Oyetunji Calls for Patronage of African Insurers, Reinsurers



The Group Managing Director, Continental Reinsurance Plc, Dr. Femi Oyetunji, has called for patronage of African insurers and reinsurers by regional governments in their project execution.
Also, Continental Re’s Board Chairman, Chief AjibolaOgunshola, said his vision was to transform the company to become leader in African Reinsurance market.

Oyetunji, who made this call while presenting the score card of Continental Reinsurance Plc in the past three decades of its existence, said the capacity of African insurers and reinsurers can only be enhanced if local operators are patronised.
He observed that over the years, two big global insurance companies have combined to write more than 30 times businesses written by all African reinsurers and insurers put together.

He said: “The argument in support of that is that local insurers do not have the capacity. However, without giving any of the project business to African carriers, the situation can never change.”
Oyetunji applauded insurance regulators who are increasingly looking for local markets to take a share in all business, with foreign carriers picking up once local capacity is exhausted.

He pointed out that this message has to be reinforced at government level, simply because too many projects are being agreed at the highest levels without the industry being able to out-forward its arguments.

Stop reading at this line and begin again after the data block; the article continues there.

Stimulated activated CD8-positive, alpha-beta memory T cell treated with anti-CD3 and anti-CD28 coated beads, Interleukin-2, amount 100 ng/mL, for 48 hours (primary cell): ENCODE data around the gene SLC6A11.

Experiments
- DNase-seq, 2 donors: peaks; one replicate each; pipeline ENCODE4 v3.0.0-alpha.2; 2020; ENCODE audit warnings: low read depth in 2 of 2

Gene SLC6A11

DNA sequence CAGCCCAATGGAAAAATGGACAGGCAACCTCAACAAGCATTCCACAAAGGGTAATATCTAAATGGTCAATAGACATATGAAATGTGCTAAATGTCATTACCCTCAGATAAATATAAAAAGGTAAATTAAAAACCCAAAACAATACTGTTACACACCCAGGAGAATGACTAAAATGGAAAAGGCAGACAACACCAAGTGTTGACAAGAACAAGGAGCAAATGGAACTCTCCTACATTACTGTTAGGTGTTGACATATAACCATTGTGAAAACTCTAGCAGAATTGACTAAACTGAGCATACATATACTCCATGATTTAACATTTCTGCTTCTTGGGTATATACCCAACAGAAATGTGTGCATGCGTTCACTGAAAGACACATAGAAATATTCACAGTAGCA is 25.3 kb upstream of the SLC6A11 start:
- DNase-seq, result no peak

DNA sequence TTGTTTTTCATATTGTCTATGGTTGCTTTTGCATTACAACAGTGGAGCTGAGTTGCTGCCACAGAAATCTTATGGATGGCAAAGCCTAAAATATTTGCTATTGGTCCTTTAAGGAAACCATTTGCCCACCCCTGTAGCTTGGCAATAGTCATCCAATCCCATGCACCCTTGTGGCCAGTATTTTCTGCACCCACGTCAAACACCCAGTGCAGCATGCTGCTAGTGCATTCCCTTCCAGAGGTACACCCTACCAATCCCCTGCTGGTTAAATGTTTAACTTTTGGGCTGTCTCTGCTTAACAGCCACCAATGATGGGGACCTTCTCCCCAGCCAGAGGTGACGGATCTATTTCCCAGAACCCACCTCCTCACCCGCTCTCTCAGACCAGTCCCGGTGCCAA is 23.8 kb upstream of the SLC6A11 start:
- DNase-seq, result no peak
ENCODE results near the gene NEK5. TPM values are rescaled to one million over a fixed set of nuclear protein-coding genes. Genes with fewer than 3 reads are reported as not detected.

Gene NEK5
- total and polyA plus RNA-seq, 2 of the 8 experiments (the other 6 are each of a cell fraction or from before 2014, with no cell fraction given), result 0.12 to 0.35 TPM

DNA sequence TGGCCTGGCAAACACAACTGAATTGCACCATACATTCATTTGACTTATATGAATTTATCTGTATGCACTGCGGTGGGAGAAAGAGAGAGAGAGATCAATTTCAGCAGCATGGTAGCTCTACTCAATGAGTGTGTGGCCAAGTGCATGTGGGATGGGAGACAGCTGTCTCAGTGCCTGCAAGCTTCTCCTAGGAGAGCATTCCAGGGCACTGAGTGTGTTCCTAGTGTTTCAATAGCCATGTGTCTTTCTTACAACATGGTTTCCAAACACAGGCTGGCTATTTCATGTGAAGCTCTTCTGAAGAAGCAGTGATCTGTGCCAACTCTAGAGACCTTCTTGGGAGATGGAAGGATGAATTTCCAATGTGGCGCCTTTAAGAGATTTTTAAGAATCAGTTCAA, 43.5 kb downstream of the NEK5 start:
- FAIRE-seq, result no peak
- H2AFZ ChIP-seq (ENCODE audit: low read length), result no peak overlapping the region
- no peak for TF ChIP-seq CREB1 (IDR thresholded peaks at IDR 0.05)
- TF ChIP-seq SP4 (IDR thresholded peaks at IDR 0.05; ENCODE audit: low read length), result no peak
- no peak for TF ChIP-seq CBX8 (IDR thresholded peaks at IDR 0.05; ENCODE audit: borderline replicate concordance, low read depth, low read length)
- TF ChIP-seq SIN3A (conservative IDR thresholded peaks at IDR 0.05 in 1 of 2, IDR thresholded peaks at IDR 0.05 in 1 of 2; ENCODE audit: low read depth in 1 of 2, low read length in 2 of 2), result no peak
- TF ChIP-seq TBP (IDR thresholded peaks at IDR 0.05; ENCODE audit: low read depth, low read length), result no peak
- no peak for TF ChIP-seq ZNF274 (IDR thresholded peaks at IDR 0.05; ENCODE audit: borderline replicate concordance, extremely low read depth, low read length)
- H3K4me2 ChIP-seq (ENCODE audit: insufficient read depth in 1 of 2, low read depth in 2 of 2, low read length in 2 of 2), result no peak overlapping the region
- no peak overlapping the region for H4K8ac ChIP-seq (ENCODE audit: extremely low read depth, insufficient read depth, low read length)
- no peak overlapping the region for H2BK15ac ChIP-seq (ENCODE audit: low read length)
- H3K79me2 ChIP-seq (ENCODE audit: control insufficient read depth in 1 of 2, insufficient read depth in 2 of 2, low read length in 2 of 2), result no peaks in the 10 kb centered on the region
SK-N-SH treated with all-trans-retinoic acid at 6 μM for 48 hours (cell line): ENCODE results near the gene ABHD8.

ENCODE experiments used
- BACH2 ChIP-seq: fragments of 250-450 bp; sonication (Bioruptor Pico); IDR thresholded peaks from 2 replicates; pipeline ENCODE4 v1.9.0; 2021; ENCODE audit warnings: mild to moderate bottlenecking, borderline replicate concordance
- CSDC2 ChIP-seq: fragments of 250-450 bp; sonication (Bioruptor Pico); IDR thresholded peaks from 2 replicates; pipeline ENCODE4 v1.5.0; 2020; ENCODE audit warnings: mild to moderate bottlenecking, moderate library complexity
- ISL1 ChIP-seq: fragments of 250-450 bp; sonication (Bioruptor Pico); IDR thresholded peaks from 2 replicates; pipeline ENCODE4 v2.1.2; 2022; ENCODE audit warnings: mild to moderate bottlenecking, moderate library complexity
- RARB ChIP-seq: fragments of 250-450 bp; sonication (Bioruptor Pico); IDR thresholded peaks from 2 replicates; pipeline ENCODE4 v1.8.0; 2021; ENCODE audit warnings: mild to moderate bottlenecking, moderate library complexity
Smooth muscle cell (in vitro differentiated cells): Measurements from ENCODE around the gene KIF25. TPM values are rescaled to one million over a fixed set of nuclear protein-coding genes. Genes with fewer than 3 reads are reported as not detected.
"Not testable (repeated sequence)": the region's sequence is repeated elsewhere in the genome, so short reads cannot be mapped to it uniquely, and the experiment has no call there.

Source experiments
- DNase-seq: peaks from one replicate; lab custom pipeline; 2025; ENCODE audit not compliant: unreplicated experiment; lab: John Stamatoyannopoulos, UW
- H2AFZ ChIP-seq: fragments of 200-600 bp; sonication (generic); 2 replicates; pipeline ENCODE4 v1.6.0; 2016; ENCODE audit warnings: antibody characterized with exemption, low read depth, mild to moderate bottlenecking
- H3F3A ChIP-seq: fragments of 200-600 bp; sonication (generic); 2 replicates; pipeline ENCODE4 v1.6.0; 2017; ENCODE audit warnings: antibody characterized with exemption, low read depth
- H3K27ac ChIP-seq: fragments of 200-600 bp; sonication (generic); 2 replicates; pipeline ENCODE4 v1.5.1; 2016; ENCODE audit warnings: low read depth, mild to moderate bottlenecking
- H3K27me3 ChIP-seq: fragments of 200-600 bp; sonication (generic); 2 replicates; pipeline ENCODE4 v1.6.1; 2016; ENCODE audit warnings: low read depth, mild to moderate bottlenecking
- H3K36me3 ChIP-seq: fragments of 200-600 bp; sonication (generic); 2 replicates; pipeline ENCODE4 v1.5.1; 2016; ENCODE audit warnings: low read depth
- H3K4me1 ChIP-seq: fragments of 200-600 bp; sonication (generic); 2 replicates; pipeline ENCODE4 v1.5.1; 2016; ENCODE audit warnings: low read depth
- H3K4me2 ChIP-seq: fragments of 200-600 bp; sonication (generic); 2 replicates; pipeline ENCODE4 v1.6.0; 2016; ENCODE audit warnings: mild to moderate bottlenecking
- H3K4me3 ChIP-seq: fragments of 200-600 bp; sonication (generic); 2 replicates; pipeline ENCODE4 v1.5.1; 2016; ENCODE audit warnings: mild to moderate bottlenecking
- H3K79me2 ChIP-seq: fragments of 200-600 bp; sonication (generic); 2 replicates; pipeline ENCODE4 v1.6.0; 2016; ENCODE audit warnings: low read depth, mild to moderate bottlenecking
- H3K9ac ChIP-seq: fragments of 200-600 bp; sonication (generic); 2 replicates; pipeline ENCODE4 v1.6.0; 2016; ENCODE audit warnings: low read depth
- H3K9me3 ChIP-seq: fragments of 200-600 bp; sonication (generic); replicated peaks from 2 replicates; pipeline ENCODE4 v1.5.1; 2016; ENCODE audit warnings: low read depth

Noting some of the giant strides of the company in the past three decades of its existence, he said Continental Re,provides support to over 200 insurance companies in Africa with its main offices in Nigeria, Cameroon, Kenya, Côte d’Ivoire, Tunisia and Botswana.

He said it also has a specialist subsidiary – Continental Property and Engineering Risk Services, registered in South Africa.
Oyetunji, also said Africans must find solution to their challenges, simply because some vested interests from outside the continent have no interest in Africans doing things for themselves.

He observed that the answer to many of the African insurance market dilemmas, lies in much greater collaboration.
“The industry should work together to enable it compete with the global players in a meaningful way. We are heavily dependent on external factors, but there are opportunities to take greater control of our destiny.

“If I could wave a magic wand for the next 30 years of business, it would be to have enough capacity that we could write the business we choose, without compromise. With that capacity, I would be able to do the things that the big globals are doing – and not just in terms of underwriting. We would be able to use insurance as a mechanism to lift more people out of poverty. But no-one is going to help us with that – we have to do it by ourselves and to work together to achieve that”, he stressed.